It’s not too common that teams have two picks in the first round of the NFL Draft. In the 50-plus drafts since the NFL/AFL merger was finalized in 1970, the Green Bay Packers have had more than one pick in the first round of the draft just nine times. But entering the 2022 NFL Draft, the Packers hold the 22nd and 28th picks in the first round and have two picks in the second round as well.

So, how have the Packers done when they’ve had two first-round picks? Here’s a look back the nine times the Packers have had two picks in the first round since 1970. This includes only times the Packers have ultimately used two first round picks in one draft. If they originally had two picks but traded one away, that is not included here.

2019: OLB Rashan Gary, 12th, S Darnell Savage, 21st

Both players have developed into quality starters. Gary has improved each season and led the Packers with 9.5 sacks last year. He has consistently gotten pressure on opposing quarterbacks and has elite athletic ability and a strong work ethic.

Savage has looked outstanding at times but has struggled with consistency. He has eight interceptions through three NFL seasons and teams with Adrian Amos to give the Packers two solid starters at safety.

2009: DT B.J. Raji, 9th, OLB Clay Matthews, 26th

Raji and Matthews both became Pro Bowlers and both had magic moments that led to the Packers winning their last Super Bowl after the 2010 season.

Raji had a pick-six in the NFC Championship Game against the Bears that helped the Packers defeat the Bears 21-14. He played six seasons for the Packers and was a starter in five of them. Raji made the Pro Bowl after the 2011 campaign and had a career-high 6.5 sacks in 2010.

Matthews had an immediate impact on defense and became one of the better pass rushers in Packers history. Matthews forced a fumble in the fourth quarter of Super Bowl XLV which was a key play in the Packers victory over the Steelers.

He made six Pro Bowls and was All Pro once while accumulating 83.5 sacks in 10 seasons with the Packers. That total may have been even higher had he not moved to ILB in 2015 when injuries struck the team.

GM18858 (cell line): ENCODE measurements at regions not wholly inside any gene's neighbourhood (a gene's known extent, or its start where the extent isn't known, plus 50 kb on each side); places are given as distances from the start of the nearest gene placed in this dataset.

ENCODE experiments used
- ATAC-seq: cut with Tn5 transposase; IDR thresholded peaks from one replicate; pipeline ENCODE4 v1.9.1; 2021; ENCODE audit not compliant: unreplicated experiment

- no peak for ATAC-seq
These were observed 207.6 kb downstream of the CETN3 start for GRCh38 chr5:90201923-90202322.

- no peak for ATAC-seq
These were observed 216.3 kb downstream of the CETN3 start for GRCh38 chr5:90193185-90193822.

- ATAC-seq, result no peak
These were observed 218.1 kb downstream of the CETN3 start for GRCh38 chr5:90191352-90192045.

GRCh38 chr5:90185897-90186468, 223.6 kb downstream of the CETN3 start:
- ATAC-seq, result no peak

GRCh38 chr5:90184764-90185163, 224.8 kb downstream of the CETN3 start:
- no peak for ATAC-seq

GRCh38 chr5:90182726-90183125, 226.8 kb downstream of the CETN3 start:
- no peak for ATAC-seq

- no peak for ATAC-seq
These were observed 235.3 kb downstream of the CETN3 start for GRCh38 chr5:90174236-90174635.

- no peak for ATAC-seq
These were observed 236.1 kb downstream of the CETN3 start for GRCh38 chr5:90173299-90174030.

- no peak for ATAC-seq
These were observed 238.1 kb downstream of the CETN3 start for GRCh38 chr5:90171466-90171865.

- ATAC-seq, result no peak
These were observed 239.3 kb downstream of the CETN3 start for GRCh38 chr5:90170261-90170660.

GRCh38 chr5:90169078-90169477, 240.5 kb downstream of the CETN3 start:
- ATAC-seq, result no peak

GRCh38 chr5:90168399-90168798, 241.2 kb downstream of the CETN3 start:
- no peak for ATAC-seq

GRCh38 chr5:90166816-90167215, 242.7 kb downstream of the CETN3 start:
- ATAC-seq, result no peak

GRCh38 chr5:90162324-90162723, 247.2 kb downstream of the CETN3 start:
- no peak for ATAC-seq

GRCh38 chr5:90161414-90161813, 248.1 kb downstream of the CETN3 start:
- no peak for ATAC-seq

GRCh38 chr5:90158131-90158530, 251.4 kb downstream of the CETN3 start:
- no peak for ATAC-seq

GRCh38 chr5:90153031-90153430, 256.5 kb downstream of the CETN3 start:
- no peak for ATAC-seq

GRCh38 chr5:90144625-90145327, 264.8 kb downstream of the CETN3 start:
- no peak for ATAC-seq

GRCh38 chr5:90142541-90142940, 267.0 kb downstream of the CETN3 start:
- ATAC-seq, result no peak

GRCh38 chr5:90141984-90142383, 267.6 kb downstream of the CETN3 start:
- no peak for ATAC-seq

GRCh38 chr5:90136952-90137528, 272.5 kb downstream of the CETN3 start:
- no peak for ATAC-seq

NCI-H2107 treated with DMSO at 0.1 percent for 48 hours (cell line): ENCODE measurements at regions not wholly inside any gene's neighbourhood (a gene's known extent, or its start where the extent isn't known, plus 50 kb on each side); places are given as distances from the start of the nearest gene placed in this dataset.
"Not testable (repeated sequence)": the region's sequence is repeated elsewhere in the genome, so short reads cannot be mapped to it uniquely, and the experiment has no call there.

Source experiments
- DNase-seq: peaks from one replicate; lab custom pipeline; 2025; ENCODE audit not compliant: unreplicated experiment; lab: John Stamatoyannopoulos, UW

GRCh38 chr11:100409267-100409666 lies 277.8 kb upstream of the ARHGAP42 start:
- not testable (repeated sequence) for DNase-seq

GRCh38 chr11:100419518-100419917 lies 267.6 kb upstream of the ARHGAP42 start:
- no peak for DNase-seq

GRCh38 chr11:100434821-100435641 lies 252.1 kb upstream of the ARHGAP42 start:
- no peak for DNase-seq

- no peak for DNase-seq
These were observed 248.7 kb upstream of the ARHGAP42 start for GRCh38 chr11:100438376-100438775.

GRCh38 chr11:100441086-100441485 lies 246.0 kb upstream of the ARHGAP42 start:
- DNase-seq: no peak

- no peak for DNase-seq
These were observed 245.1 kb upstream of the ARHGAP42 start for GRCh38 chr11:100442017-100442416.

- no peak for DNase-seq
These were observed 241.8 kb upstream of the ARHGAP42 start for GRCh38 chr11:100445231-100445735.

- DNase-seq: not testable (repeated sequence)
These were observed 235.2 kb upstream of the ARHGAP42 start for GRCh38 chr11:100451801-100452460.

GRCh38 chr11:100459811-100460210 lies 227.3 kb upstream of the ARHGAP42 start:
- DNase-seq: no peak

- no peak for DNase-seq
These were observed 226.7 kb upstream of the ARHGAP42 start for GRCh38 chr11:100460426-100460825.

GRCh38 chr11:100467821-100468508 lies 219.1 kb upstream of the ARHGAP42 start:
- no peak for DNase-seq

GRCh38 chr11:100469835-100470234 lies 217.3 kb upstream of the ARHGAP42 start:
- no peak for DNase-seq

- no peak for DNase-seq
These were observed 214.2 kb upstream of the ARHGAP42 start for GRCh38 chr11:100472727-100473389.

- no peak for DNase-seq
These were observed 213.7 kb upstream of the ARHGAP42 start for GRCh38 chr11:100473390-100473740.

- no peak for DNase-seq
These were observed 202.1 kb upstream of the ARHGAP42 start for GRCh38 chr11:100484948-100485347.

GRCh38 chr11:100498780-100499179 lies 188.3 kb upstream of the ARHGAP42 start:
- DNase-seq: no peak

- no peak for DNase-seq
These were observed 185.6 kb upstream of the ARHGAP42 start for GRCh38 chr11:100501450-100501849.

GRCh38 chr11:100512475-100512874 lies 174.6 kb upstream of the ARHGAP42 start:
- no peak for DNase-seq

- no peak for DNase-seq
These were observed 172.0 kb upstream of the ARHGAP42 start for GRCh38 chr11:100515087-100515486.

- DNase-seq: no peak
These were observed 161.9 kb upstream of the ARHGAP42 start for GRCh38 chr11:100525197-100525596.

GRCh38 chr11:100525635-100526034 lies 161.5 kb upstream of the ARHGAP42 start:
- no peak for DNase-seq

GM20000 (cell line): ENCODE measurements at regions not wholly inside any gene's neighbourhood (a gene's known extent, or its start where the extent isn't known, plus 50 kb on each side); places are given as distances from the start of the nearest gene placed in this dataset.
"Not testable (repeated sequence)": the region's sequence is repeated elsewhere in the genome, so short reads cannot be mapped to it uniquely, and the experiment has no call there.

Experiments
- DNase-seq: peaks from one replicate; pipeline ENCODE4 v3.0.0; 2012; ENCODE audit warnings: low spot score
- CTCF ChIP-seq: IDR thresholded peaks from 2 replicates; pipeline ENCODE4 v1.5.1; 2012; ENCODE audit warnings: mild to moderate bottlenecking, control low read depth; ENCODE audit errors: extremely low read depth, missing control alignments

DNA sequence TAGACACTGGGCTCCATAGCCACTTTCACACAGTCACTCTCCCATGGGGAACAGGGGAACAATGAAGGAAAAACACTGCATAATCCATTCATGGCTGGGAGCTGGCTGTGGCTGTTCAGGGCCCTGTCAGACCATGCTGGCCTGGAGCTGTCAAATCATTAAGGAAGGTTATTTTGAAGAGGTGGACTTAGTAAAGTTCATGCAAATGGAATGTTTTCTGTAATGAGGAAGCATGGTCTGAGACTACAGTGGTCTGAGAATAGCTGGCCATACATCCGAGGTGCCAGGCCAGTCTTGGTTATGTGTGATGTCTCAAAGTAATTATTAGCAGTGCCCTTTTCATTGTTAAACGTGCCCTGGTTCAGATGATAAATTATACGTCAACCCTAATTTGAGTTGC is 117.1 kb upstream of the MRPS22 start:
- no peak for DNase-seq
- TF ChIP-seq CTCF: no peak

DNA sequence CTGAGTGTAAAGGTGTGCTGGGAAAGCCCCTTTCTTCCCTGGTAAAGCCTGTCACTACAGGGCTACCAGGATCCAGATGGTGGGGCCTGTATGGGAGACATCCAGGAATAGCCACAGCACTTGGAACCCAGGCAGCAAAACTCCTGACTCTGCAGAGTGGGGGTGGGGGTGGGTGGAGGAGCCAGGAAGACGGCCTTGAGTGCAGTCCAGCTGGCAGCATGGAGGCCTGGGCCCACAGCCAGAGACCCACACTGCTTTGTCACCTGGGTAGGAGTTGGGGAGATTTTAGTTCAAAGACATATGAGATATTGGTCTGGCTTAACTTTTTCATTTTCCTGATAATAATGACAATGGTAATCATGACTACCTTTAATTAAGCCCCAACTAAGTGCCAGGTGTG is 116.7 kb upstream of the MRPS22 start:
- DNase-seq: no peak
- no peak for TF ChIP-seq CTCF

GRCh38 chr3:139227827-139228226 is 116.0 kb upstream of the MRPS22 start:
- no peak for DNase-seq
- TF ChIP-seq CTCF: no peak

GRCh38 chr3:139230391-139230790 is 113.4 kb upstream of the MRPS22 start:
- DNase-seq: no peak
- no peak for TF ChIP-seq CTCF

1993: OLB Wayne Simmons 15th, S George Teague 29th

Simmons spent five seasons with the Packers and was a solid starter at OLB during the team’s Super Bowl-winning 1996 season. He specialized in covering tight ends and used his speed effectively in that role. He tragically died in a car crash at the age of 32 in 2002.

Teague spent three productive years with the Packers before spending five seasons with Dallas and one with Miami. He started immediately as a rookie and intercepted six passes in three seasons with the Pack.

His biggest moment came in the Packers 28-24 playoff win over the Lions after the 1993 season when he returned an interception 101 yards for a touchdown. That proved to be the turning point of the game.

1990 DE/OLB Tony Bennett 18th, RB Darrell Thompson, 19th

In 1990, the Packers had back-to-back first-round picks, holding the 18th and 19th overall selections. With the 18th pick, the Packers took DE/OLB Tony Bennett who spent four seasons with the Packers and provided a solid pass rush when he was healthy. In 1991 he had 13 sacks and followed that up with 13.5 in 1992.

He spent four seasons with the Colts from 1994-1997 to round out his NFL career.

Thompson played five seasons with the Packers but never lived up to the potential he showed at the University of Minnesota. His best season came in 1993 when he led the Packers with a career-high 654 yards rushing and scored three rushing touchdowns.

He finished his NFL and Packers career with 1,641 yards rushing and an average of 3.5-yards per carry.

1980 DT Bruce Clark 4th, ILB George Cumby 26th

While the Packers had two first-round picks in this year’s draft, only one of the players they selected ever played in Green Bay. Bruce Clark told the Packers before the draft that he didn’t want to play for the Pack but the Packers selected him anyway and he quickly signed with Toronto of the Canadian Football League. The Packers traded his rights to the Saints and he made the Pro Bowl playing for New Orleans in 1984.